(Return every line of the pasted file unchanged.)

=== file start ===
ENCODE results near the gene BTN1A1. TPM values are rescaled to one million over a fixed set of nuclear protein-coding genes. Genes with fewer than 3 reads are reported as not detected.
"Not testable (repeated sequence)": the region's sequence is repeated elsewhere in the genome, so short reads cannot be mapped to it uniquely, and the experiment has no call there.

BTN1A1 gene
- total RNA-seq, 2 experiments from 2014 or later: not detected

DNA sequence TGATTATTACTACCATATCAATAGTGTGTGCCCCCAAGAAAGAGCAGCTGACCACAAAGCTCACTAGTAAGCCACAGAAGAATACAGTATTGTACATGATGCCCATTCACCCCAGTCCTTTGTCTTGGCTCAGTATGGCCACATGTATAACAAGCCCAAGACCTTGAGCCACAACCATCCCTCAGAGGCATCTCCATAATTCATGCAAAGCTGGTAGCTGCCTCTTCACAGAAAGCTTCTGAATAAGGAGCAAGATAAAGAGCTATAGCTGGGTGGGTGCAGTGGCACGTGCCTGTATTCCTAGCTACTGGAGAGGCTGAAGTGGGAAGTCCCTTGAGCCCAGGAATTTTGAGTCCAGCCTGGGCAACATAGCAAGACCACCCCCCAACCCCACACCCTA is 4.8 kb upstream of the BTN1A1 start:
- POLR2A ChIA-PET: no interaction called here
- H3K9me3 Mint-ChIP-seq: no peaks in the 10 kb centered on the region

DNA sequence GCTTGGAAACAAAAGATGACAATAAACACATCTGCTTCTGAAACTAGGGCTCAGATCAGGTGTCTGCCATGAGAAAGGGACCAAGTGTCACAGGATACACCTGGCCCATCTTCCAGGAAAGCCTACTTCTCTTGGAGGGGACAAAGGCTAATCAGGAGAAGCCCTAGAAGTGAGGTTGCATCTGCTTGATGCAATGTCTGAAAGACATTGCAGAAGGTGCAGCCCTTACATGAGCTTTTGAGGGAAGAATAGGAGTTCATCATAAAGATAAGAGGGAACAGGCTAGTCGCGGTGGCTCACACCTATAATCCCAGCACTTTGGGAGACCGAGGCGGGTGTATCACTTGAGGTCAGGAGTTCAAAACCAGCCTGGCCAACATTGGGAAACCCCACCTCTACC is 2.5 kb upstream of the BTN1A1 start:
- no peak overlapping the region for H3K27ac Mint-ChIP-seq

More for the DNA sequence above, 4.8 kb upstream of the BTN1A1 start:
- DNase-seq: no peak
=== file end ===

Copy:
ENCODE results near the gene BTN1A1. TPM values are rescaled to one million over a fixed set of nuclear protein-coding genes. Genes with fewer than 3 reads are reported as not detected.
"Not testable (repeated sequence)": the region's sequence is repeated elsewhere in the genome, so short reads cannot be mapped to it uniquely, and the experiment has no call there.

BTN1A1 gene
- total RNA-seq, 2 experiments from 2014 or later: not detected

DNA sequence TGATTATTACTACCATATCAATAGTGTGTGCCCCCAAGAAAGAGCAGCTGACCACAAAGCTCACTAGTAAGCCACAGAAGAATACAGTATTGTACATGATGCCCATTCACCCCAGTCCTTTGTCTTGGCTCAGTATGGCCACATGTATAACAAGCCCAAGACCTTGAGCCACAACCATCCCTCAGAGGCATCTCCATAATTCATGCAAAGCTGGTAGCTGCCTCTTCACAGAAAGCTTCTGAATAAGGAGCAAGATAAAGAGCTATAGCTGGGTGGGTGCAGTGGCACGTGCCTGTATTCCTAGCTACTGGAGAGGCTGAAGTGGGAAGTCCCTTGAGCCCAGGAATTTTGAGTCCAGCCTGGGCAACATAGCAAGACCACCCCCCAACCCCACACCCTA is 4.8 kb upstream of the BTN1A1 start:
- POLR2A ChIA-PET: no interaction called here
- H3K9me3 Mint-ChIP-seq: no peaks in the 10 kb centered on the region

DNA sequence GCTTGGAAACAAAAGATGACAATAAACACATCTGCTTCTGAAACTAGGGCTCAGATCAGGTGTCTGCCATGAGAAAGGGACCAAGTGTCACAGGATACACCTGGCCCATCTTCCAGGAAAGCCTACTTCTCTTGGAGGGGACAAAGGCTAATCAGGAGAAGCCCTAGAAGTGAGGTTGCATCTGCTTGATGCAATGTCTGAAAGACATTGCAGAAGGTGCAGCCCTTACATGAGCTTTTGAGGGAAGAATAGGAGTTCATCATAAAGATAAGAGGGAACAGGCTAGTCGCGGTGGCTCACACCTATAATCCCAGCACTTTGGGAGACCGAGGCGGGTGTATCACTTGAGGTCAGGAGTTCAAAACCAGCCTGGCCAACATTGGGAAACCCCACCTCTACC is 2.5 kb upstream of the BTN1A1 start:
- no peak overlapping the region for H3K27ac Mint-ChIP-seq

More for the DNA sequence above, 4.8 kb upstream of the BTN1A1 start:
- DNase-seq: no peak